Does this make PHP a good choice? No, not in every case. If you are an amateur (in the true sense of the word) or otherwise restriced by a tight budget, then you can make PHP do a lot of ‘stuff’. We had a fairly comprehensive online training and organisational assesment tool constructed. I’m not well versed in the current limitations of PHP, but there were some procedural and security based concerns during my time with it. But the biggest problem is that is not considered a serious tool by the industry. If you were trying to get funding for your concept, then this was a black mark against you.
I can get by in PHP and it is the scripting language that I am most proficient in, but to me is on the same level as BBC Basic. You can do some cool stuff with it for fun, but if you are seriously developing, then use something else.
What should you use? PHP. It is becoming more sophisticated, there is lots of free support but the kicker is AJAX. AJAX will shift alot of the scripting to the client and will result in applications with an improved user experience. Example: Google Maps.
Another excellent option is Ruby on Rails which aims to minimise the amount of code and configuration required in an application. The system is aware of each module and will facilitate communication if the conventions are maintained. Example Basecamp I especially like the idea of AJAX on Rails.
Finally, Apple’s WebObjects is also worth looking at for commercial applications. I was impressed by both the deveopment environment and time to deploy. I haven’t had a lot of exposure other than as a user.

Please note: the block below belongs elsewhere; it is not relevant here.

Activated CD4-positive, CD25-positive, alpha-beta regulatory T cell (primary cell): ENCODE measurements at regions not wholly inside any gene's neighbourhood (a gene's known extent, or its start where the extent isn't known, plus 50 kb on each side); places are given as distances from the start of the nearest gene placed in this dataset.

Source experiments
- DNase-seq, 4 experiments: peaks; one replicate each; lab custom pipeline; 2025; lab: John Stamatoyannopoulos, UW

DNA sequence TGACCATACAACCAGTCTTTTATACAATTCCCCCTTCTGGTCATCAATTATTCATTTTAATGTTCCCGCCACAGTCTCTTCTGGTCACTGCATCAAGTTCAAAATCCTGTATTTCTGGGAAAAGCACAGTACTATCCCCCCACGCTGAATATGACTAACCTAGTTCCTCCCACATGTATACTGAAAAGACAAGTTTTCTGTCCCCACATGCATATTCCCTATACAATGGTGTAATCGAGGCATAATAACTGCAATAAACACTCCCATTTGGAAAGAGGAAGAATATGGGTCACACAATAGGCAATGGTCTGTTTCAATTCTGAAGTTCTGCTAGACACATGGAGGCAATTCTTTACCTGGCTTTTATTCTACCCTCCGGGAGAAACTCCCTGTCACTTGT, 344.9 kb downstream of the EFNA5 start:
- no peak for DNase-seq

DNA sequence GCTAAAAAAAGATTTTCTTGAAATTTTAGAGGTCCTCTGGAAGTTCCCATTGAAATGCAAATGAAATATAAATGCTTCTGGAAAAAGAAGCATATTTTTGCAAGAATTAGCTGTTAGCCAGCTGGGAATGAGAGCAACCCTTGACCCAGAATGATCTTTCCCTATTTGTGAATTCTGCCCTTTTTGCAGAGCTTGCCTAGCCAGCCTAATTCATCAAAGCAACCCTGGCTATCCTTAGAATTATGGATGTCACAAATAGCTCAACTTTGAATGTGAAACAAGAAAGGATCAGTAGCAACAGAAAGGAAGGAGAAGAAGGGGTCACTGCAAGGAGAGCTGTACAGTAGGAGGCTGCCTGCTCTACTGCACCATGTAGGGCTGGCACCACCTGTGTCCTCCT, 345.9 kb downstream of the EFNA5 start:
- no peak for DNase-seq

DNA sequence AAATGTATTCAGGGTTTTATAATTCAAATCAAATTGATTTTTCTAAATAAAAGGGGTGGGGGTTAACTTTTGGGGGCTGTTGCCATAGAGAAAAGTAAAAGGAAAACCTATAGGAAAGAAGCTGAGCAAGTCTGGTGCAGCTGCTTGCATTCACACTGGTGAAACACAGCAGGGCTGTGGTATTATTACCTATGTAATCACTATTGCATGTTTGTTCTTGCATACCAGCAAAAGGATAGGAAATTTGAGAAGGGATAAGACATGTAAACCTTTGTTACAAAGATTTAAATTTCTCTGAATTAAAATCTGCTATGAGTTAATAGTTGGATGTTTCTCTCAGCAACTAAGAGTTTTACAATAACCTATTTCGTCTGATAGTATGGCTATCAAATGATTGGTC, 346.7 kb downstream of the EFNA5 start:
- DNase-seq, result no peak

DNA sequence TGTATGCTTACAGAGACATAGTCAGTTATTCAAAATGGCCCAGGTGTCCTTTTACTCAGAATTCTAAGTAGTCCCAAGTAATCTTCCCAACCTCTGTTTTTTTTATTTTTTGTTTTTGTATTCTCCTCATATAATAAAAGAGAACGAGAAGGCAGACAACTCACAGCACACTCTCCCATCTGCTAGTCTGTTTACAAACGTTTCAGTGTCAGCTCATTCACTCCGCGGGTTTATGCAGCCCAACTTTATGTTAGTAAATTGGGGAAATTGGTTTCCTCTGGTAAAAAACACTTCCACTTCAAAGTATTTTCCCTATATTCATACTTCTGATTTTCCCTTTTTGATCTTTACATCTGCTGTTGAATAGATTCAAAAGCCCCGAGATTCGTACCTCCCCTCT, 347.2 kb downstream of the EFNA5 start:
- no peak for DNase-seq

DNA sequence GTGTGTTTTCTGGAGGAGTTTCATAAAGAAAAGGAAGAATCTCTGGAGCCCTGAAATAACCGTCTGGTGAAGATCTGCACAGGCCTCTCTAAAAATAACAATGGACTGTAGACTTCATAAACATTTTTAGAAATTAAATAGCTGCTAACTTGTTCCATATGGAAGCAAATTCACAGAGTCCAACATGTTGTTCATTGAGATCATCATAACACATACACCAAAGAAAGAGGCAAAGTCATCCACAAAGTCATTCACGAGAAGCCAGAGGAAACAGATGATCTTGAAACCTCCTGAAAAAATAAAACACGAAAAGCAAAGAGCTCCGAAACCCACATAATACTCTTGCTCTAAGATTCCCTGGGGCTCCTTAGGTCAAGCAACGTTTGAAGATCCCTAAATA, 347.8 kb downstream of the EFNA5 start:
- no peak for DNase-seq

I’ll leave it as an exercise for the reader to explore these ideas!
April 30th, 2006 at 7:23 am #
It’s an interesting perspective Dan. I read an startling listserv e-mail the other day about college students at Amherst requesting Rails. Amazing, not so much to think that they would want it but that they would be requesting it as part of their student web services. TextDrive has it covered, in fact it’s one of their big draw cards. I’ve heard similar (good) things about Segment in Australia. WebObjects I don’t know much about. One question though, do you see PHP and AJAX coming together in particular ways, or am I misreading your comment about that?
April 30th, 2006 at 6:23 pm #
Not an expert in this field, but that never stopped me from commenting!
I think that a LAMP environment will be a good way to deliver the AJAX technologies. Keep in mind that you still have the cons of PHP but probably don’t need to learn all of the dirty hacks (hopefully like trying to make PHP an OOL).
Also, my apologies for the post above – it is a severe breach of decorum to post a comment that is longer than the article!
April 30th, 2006 at 10:11 pm #
How hard is it to make your own LAMP setup? Can you do it on a crufty old Windows box if you format the hard drive? I’m itching to get busy with a Linux-Apache localhost setup to see how it works. Also, what are the major cons of PHP as you see them? You mentioned security before… Write away, make it long, show you care.
May 1st, 2006 at 1:06 am #